3. Exposure to illness
A career as a hospice social worker requires working in hospitals and other medical care facilities. This means that hospice social workers get exposed to illness more often than the average person. While many hospice patients are terminally ill and not contagious, you can still come into contact with individuals who are ill or employees who work directly with these patients.
4. Irregular work hours
Like most careers within the healthcare field, hospice social work requires employees to report to patients at various hours of the day. Hospice social workers are often on-call for their patients, especially if one passes away or is in need of immediate assistance. This can require you to work late, in the early morning, or handle emergency situations in the middle of the night. These irregular hours can take away from your ability to schedule non-work activities with your family and friends.
How to become a hospice social worker
Here are the steps you can take toward starting a career as a hospice social worker:
1. Earn a Bachelor of Science in social work
To have a career in social work, earn an undergraduate degree in the field. To get a Bachelor of Science in Social Work (BSW), you can enroll in an accredited university approved by the Council on Social Work Education. Social work undergraduates may also complete fieldwork as part of an internship, usually under the guidance of a licensed social worker or social service agency.
2. Take the ASWB bachelor’s exam
After earning a degree in social work, you can obtain your license. Register to complete the Association of Social Work Board’s (ASWB) bachelor’s exam by applying to the board. Passing this exam officially certifies you as a licensed bachelor of social work, or LSW, and prepares you for your career as a social worker.
3. Become CHP-SW certified
Once you’ve become a licensed social worker, you can become certified specifically in hospice care. The Certified Hospice and Palliative Social Work (CHP-SW) title is available to social workers with a BSW. Licensure also requires candidates to take a 20-class unit with a focus on hospice care and with a minimum of three years’ work experience in a hospice environment.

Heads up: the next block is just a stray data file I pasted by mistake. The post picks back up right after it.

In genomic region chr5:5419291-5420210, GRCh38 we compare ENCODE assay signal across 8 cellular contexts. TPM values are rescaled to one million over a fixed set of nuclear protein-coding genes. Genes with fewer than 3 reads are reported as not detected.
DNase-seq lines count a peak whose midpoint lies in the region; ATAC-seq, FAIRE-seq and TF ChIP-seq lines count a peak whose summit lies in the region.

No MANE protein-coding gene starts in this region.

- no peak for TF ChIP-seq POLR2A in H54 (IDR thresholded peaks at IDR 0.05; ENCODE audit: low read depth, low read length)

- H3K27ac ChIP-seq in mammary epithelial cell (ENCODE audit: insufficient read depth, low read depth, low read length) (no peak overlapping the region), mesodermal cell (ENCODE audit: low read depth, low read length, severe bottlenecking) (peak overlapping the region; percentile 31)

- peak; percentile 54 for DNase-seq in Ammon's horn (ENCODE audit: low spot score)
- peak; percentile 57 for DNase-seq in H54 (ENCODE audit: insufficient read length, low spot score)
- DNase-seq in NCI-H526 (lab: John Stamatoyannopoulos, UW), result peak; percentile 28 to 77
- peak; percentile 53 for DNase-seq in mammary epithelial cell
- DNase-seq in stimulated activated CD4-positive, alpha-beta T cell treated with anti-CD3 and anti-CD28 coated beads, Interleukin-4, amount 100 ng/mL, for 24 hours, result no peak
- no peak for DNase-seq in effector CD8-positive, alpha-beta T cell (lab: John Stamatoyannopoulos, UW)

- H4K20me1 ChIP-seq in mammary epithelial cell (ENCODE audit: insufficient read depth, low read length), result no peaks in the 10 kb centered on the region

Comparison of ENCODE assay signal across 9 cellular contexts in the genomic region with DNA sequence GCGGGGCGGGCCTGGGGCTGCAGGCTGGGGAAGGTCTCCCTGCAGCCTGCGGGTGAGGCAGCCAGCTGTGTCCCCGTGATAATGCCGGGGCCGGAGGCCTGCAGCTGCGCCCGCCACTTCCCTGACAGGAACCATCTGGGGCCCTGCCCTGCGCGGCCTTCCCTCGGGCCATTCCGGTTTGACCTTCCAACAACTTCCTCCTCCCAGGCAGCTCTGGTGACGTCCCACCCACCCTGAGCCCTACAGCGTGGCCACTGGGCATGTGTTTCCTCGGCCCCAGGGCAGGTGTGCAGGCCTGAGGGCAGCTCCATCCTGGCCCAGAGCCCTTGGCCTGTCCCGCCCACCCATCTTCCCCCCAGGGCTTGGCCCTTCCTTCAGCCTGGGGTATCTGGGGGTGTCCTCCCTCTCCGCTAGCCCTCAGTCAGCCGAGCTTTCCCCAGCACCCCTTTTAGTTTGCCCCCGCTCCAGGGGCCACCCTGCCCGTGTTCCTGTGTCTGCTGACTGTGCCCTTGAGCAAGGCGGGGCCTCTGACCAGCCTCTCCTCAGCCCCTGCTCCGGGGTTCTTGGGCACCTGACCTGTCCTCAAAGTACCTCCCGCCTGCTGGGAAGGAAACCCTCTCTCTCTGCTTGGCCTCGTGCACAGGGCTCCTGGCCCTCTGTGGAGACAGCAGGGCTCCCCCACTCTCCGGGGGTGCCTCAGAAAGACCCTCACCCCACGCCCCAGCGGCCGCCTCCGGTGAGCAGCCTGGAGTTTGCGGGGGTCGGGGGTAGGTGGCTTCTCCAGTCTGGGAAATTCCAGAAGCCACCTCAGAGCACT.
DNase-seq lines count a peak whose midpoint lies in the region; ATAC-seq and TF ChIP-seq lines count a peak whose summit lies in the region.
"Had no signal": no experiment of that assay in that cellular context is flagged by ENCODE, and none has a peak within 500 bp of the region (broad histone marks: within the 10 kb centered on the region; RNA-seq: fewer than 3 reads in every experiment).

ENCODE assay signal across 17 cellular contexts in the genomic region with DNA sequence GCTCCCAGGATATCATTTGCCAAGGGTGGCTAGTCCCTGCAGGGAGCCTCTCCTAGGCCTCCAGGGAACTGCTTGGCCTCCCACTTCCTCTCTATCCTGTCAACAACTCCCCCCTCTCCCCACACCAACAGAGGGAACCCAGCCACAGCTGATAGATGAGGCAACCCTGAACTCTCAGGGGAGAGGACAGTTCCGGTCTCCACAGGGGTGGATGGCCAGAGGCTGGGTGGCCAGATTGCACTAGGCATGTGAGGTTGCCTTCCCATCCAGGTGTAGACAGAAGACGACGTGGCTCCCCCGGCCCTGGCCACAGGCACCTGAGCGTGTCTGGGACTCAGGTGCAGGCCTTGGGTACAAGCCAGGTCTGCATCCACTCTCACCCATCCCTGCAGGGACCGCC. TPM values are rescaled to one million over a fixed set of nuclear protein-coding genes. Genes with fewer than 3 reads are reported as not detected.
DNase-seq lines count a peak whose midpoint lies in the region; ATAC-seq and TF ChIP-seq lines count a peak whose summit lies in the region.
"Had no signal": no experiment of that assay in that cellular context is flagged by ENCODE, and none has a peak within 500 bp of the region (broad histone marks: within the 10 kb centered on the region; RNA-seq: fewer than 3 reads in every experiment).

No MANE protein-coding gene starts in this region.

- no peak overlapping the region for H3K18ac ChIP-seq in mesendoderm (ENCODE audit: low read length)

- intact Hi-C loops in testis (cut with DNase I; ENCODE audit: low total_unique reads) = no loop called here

4. Earn a Master of Social Work
You may increase the opportunities of finding a position as a hospice social worker by pursuing a Master of Social Work (MSW). There are plenty of MSW programs across the United States, with several offering hybrid or online learning approaches to cater to working students. Some MSW programs are accelerated, meaning students can complete the program in under 18 months.
5. Take the ASWB master’s exam
Once you earn a Master of Social Work, you can prepare for the ASWB master’s exam. Similar to the bachelor’s level exam, earning this license requires passing the examination, after which you become an officially Licensed Master of Social Work. With this qualification, you can become a more competitive job candidate and increase your chances of finding a job within the social work field.
6. Become ACHP-SW certified
Licensed Masters of Social Work have the opportunity to become Advanced Certified Hospice and Palliative Social Workers (ACHP-SW). This certification is only available to licensed social workers with an MSW degree from an accredited institution. The license has a minimum requirement of two years of documented and supervised social work experience, specifically within the hospice field.
7. Consider a post-MSW program
After completing steps to become a hospice social worker, you may consider furthering your education by enrolling in a post-master’s program. This is an option to specialize in hospice care, as post-MSW programs often focus on specific types of social work. Post-MSW programs offer certifications and additional education that can help you advance your career as a hospice social worker. For example, continuing your education with an MSW may provide you with qualifications to direct hospice care services or become a counselor.
I hope you find this article helpful.